Responding to the spread of radicalisation in South Asia, Women without Borders (WwB) is currently implementing its ‘MotherSchools: Parenting for Peace’ Model in ten districts across Bangladesh’s capital of Dhaka, under the umbrella of two multi-country projects funded by the U.S. Department of State and the L’Oréal Fund for Women. These current MotherSchools rounds build on three previous successful roll-outs in Bangladesh, as well as programmes implemented in sixteen other countries to date. WwB’s growing Parenting for Peace movement builds resilience in homes and regions that are vulnerable to violent extremism and heightens global awareness of mothers as changemakers and agents of prevention.

Although Bangladesh has tended to be less impacted by violent extremism than other countries in the region, Dhaka’s 2016 Holey Artisan Bakery terrorist attack, the deadliest in the city’s history, alerted the country to a troubling rise in radicalisation. The Bangladeshi government and law enforcement have since introduced various counter-terrorism and P/CVE programmes, but the threat has endured, with youth recruitment constituting a particular concern. Having lost its territory in the Middle East, ISIS fundamentalists increasingly have shifted their focus to new regions, including South Asia. In Dhaka, extremist groups like JMB and ABT have forged partnerships or even merged with international terrorist networks such as ISIS and Al-Qaeda. These developments pose a serious security threat to the capital, which, as one of the most densely populated cities in the world, offers recruiters an ideal breeding ground for radicalisation. Furthermore, Dhaka’s exponential growth brings about deep-seated economic, infrastructural, and political issues. Resulting grievances have created social and security vacuums in communities within Dhaka, paving the way for extremists to prey on vulnerable individuals.

Against this background of heightened concerns over radicalisation across Dhaka, Women without Borders (WwB) in 2018 brought its global Parenting for Peace programme to Dhaka in cooperation with its local implementing partner Manusher Jonno Foundation (MJF). Together with MJF, WwB has since completed three successful rounds of the MotherSchools and is now convening another ten groups in Dhaka North and Dhaka South as part of two of WwB’s ongoing MotherSchools projects in 2022. The following sections outline the details and impacts of the 2018 and 2019 programmes, as well as provide key points of the ongoing projects running in 2022.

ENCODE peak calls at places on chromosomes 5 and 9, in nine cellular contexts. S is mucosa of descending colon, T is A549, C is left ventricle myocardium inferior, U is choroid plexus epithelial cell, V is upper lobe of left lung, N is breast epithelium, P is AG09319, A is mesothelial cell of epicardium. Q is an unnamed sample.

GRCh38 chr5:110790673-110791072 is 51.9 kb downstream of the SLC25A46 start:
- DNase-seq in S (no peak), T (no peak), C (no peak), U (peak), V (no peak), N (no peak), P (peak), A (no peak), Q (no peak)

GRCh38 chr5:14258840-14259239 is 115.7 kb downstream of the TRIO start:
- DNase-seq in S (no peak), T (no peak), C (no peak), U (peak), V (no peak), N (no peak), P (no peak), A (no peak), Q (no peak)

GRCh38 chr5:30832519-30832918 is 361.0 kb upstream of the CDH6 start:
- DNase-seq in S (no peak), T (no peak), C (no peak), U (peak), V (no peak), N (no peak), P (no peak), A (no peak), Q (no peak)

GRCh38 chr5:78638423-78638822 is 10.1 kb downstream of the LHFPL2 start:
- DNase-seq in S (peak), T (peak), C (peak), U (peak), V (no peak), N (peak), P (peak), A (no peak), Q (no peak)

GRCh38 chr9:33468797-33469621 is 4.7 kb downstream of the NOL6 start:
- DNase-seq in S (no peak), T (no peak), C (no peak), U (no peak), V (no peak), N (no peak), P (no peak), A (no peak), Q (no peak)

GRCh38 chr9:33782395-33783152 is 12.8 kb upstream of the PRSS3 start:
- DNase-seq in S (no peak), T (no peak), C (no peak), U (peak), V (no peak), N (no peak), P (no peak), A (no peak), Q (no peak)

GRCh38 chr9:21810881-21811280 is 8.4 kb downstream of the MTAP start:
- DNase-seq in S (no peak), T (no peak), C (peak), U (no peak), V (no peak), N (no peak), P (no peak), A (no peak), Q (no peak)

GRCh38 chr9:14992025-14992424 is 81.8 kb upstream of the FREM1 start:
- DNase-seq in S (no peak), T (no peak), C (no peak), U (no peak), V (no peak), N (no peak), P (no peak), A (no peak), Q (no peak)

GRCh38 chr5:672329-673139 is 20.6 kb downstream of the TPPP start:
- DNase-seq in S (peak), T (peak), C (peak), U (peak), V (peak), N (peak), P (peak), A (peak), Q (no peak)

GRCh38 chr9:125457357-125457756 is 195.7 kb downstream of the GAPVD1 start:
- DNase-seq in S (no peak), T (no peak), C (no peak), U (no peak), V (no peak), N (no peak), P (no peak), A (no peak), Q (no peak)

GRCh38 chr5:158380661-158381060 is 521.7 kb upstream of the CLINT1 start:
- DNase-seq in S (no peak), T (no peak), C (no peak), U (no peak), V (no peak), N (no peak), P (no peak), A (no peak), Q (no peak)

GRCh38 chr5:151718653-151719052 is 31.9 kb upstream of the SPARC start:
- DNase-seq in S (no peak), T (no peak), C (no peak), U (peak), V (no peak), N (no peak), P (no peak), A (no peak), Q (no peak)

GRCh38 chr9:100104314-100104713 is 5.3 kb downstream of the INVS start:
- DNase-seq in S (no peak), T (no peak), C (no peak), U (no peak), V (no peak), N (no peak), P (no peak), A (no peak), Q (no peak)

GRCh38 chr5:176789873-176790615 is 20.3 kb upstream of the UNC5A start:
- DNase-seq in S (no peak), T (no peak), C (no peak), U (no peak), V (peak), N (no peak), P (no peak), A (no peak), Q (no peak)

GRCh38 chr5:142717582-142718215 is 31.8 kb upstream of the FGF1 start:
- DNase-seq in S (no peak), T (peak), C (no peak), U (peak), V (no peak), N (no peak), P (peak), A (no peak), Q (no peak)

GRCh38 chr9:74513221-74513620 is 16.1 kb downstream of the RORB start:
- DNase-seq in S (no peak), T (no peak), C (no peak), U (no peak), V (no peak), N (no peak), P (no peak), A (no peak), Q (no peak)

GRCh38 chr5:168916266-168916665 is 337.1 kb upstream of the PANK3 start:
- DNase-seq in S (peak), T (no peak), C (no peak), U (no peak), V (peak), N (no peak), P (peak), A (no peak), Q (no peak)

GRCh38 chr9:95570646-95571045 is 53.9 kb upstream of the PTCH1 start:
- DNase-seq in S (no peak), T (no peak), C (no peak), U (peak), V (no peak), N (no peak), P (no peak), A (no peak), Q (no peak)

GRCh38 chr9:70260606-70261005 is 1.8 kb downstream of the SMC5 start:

MotherSchools Bangladesh III, IV, & V | 2021-present

WwB returned to Bangladesh in 2021 as part of a three-year, multi-country project funded by the L’Oréal Fund for Women. This project, which also includes roll-outs in India, Kosovo, and Zanzibar, foresees three rounds of MotherSchools in Bangladesh between 2021 and 2023. Additionally, in 2022, WwB is expanding engagement in Bangladesh via another multi-country project funded by the U.S. Department of State. The project funded by the US Department of State also includes WwB MotherSchools roll-outs in Indonesia and North Macedonia, while the project funded by The L’Oréal Fund for Women includes roll-outs in India, Kosovo, and Zanzibar.

Interest in the MotherSchools programme continues to flourish in Bangladesh. The increasing number of mothers graduating from the MotherSchools reflects a growing awareness of the threat of violent extremism, as well as of the important role mothers have in addressing radicalisation.


MotherSchools Bangladesh I & II | 2018 and 2019

During the initial 2018 and 2019 programmes, which were funded by the U.S. Department of State and the U.S. Agency for International Development, WwB implemented its MotherSchools model in six districts across Dhaka North and Dhaka South, training a pool of local professionals as MotherSchools Teachers and Notetakers. Mothers who were concerned that their community environment could make their children susceptible to radicalisation graduated from the programme after at least forty hours of training each. The Curriculum, which employed developmental psychology, self-confidence training, and theoretical sessions, guided the mothers in developing their competence and confidence at the individual, family, and community levels. Evidence of this progress was supported by findings from a qualitative data analysis of semi-structured Entry and Exit Interviews conducted before and after the programme.

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